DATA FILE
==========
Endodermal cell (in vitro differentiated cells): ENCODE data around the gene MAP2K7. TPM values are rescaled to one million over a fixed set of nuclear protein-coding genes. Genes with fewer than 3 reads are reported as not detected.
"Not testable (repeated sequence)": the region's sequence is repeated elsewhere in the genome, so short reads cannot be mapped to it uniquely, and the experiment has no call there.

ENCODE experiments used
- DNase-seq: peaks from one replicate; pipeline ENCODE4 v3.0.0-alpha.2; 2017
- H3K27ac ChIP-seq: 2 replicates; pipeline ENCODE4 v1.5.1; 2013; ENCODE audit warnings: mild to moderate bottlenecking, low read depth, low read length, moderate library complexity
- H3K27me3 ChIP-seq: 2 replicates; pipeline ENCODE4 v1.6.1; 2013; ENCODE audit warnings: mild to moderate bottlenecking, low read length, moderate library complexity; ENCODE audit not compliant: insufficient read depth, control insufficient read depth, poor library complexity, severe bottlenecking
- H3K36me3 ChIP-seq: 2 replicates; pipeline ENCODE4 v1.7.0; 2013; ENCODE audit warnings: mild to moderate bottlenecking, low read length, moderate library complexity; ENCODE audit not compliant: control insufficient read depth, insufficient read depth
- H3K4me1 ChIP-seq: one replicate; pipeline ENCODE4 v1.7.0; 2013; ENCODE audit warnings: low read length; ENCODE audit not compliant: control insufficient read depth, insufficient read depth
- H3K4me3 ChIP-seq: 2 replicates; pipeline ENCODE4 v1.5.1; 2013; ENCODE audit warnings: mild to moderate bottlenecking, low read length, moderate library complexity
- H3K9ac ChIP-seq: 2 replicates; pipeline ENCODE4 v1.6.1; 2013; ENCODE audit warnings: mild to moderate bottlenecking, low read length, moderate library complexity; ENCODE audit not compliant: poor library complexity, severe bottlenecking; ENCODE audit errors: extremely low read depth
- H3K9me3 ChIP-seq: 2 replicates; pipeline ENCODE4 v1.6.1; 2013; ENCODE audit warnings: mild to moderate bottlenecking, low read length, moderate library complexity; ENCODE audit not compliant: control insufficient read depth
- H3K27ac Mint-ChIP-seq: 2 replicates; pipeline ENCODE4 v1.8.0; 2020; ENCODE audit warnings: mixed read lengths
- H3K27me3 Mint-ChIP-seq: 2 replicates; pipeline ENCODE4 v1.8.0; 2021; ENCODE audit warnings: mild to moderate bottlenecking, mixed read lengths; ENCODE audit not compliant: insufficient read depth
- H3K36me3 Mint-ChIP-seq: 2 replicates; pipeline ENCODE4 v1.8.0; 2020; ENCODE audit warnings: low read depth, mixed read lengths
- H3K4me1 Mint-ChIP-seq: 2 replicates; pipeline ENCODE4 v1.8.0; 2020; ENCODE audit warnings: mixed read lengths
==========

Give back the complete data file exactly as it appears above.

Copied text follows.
Endodermal cell (in vitro differentiated cells): ENCODE data around the gene MAP2K7. TPM values are rescaled to one million over a fixed set of nuclear protein-coding genes. Genes with fewer than 3 reads are reported as not detected.
"Not testable (repeated sequence)": the region's sequence is repeated elsewhere in the genome, so short reads cannot be mapped to it uniquely, and the experiment has no call there.

ENCODE experiments used
- DNase-seq: peaks from one replicate; pipeline ENCODE4 v3.0.0-alpha.2; 2017
- H3K27ac ChIP-seq: 2 replicates; pipeline ENCODE4 v1.5.1; 2013; ENCODE audit warnings: mild to moderate bottlenecking, low read depth, low read length, moderate library complexity
- H3K27me3 ChIP-seq: 2 replicates; pipeline ENCODE4 v1.6.1; 2013; ENCODE audit warnings: mild to moderate bottlenecking, low read length, moderate library complexity; ENCODE audit not compliant: insufficient read depth, control insufficient read depth, poor library complexity, severe bottlenecking
- H3K36me3 ChIP-seq: 2 replicates; pipeline ENCODE4 v1.7.0; 2013; ENCODE audit warnings: mild to moderate bottlenecking, low read length, moderate library complexity; ENCODE audit not compliant: control insufficient read depth, insufficient read depth
- H3K4me1 ChIP-seq: one replicate; pipeline ENCODE4 v1.7.0; 2013; ENCODE audit warnings: low read length; ENCODE audit not compliant: control insufficient read depth, insufficient read depth
- H3K4me3 ChIP-seq: 2 replicates; pipeline ENCODE4 v1.5.1; 2013; ENCODE audit warnings: mild to moderate bottlenecking, low read length, moderate library complexity
- H3K9ac ChIP-seq: 2 replicates; pipeline ENCODE4 v1.6.1; 2013; ENCODE audit warnings: mild to moderate bottlenecking, low read length, moderate library complexity; ENCODE audit not compliant: poor library complexity, severe bottlenecking; ENCODE audit errors: extremely low read depth
- H3K9me3 ChIP-seq: 2 replicates; pipeline ENCODE4 v1.6.1; 2013; ENCODE audit warnings: mild to moderate bottlenecking, low read length, moderate library complexity; ENCODE audit not compliant: control insufficient read depth
- H3K27ac Mint-ChIP-seq: 2 replicates; pipeline ENCODE4 v1.8.0; 2020; ENCODE audit warnings: mixed read lengths
- H3K27me3 Mint-ChIP-seq: 2 replicates; pipeline ENCODE4 v1.8.0; 2021; ENCODE audit warnings: mild to moderate bottlenecking, mixed read lengths; ENCODE audit not compliant: insufficient read depth
- H3K36me3 Mint-ChIP-seq: 2 replicates; pipeline ENCODE4 v1.8.0; 2020; ENCODE audit warnings: low read depth, mixed read lengths
- H3K4me1 Mint-ChIP-seq: 2 replicates; pipeline ENCODE4 v1.8.0; 2020; ENCODE audit warnings: mixed read lengths